Flashback to my first published novel
By Jeff Salter
Looking back over my use of the 4F1H “free” weeks, I see that I’ve given scant attention to my first published novel, “The Overnighter’s Secrets.” It was actually my seventh completed novel, but the first to receive a contract, from the lovely Stephanie Taylor at Clean Reads (formerly Astraea Press). Yep, I had six other complete orphans raring to go before my seventh novel finally found a home.
Written (and revised) during roughly the middle six months of 2011, T.O.S. had a contract by the end of that year, went through months of extensive editing, and saw its release in May of 2012. By the end of 2012, T.O.S. was also in paperback… and was subsequently brought to life also as an audio book.
Long before Shane acquired the overnighter, a silent movie actress kept secrets there. Is Beth’s terrifying ordeal simply because she unwittingly possesses the overnighter’s secrets? “The Overnighter’s Secrets.” Suspense novel, only $2.99 in digital formats; paperback also available (varied prices); audio version also available (price varies). Clean Reads, 2012.
Over three years ago, I blogged about the origins of this story, how it brought me into contact with the granddaughter of the silent movie actress who’d owned the material I was examining, etc. That blog is here, if you’re interested:
In the sequence of my actual writing: though it was published before any of these others, this seventh novel followed three in the Somerset Series (including Called to Arms Again and Hid Wounded Reb), the two screwball comedies in the series Amanda Moore or Less (Curing the Uncommon Man-Cold and Scratching the Seven-Month Itch), and my first foray into first person fiction (Rescued by That New Guy in Town). After T.O.S was well along in the editing process, I finally began re-working those first six manuscripts and five have since been released!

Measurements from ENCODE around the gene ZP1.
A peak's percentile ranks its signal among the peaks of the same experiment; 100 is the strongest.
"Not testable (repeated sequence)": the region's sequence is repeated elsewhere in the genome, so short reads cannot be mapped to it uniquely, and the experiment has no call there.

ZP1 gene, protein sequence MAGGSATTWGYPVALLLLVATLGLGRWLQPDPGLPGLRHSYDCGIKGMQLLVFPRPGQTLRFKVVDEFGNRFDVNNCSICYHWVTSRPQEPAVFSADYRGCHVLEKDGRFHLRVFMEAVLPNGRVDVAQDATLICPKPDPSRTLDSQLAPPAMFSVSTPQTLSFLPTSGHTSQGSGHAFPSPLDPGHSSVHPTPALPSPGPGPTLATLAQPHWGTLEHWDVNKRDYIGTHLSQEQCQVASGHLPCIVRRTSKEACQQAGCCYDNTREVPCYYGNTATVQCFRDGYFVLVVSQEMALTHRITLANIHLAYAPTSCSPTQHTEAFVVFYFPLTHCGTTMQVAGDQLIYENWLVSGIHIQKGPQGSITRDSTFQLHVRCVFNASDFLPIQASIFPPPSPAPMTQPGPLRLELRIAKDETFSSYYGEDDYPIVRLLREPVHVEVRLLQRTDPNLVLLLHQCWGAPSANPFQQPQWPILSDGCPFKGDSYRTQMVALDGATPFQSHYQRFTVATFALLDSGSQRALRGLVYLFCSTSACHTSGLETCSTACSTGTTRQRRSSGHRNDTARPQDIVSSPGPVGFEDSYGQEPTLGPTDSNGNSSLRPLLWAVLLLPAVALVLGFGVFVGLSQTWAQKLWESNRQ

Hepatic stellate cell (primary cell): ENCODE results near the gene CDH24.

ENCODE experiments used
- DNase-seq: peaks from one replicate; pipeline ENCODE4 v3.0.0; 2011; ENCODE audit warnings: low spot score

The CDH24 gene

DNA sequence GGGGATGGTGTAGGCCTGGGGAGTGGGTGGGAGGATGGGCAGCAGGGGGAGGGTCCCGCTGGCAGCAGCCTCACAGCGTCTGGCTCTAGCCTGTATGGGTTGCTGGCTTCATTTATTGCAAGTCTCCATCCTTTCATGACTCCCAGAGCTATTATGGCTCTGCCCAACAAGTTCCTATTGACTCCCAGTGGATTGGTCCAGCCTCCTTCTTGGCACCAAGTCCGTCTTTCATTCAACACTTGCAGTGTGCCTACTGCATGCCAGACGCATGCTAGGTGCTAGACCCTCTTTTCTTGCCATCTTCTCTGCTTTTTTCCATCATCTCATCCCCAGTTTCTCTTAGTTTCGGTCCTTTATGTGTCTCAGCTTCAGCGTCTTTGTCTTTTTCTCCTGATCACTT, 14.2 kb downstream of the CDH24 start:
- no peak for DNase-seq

One of the ironies of T.O.S. is that it was the novel I did not have time (or, initially, the interest) to write. I was very busy with overhauling and revising and submitting those other six books… as well as dabbling on other new stories. I explain this further in my Author’s Notes to T.O.S., but if not for the gentle persuasion and infectious energy of my friend Dean Spradlin, it’s possible I would not have done anything with this story about the overnighter’s secrets.
Have you ever had a project that sort of sneaked up on you and you tried to brush it away because your time was too strained or your interest focused elsewhere?
[JLS # 282]